Springtime Eye Allergies: How do you Spell R-E-L-I-E-F

Ah, Spring! We usually can’t wait for it to arrive, but when it does many of us will experience eyes that are irritated due to seasonal allergies. When an allergen (like pollen) comes in contact with your eye, certain cells within your eye (called mast cells) release histamine and other substances to fight off the allergen. This reaction causes your eyes to become red, itchy, and watery.

Allergic conjunctivitis affects 15-40% of people, most frequently during spring and summer. It’s usually a temporary condition that goes along with nasal symptoms like stuffy nose and sneezing. When seasonal eye allergies strike they can make us feel miserable for weeks, so let’s look at some remedies that might help our eyes feel better.

Limiting Exposure
The key to treating eye allergies is to avoid or limit contact with the substance causing the problem. Spring is a challenge if you are allergic to pollen, but you can take some common-sense measures to limit the reaction:

• Avoid going outdoors as much as possible when pollen counts are highest, usually mid-morning and early evening.
• Avoid being outdoors when the wind blows pollens around.
• When you do go outdoors, wear sunglasses or eyeglasses to help prevent pollen from getting into your eyes.
• Keep your windows closed and use air conditioning in your car and at home. Keep air conditioning units clean.
• Don’t use window fans, since they will pull in pollen and other allergens.
• Rinse eyes frequently with fresh water.
• Always avoid rubbing your eyes, which only irritates them more!


Although allergen avoidance is the best remedy, it’s not always practical or possible. Some exposure to irritants is almost inevitable, but there are things you can do to treat seasonal allergic conjunctivitis, such as:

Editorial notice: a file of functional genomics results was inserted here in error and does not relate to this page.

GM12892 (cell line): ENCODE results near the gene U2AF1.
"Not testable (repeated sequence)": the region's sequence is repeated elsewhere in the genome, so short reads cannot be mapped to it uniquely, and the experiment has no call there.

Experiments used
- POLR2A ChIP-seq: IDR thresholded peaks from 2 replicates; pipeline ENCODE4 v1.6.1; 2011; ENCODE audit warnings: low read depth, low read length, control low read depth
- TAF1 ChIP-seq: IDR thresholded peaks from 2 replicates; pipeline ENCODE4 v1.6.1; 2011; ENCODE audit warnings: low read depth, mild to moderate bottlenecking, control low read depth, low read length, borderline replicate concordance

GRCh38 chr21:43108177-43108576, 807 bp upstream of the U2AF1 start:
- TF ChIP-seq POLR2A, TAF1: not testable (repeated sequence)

• Apply cool (cold) compresses. This might be a washcloth soaked in cool water and wrung out. Used tea bags cooled and squeezed to damp can help reduce puffiness.
• Moisten cotton balls or pads with a weak sodium bicarbonate solution, or cooled calendula or chamomile tea (patch test for allergy first).
• Try artificial tear eyedrops to add moisture and help wash allergens from the eyes.
• Oral antihistamines may help with itching, but they can make eyes dry and even worsen eye allergy symptoms.
• Antihistamine eyedrops, available over-the-counter or by prescription, can ease itchy, red, swollen eyes. Side effects might include headaches and dry eyes. If antihistamine drops sting or burn, try keeping them in the refrigerator or using refrigerated artificial tear drops before you use them.

If you have any doubt about the source of your irritated eyes, or if your symptoms seem severe or interfere with your vision, your Atlantic Eye ophthalmologist will check to see if you have allergic conjunctivitis or something more serious, like an eye infection, to determine the best treatment for you.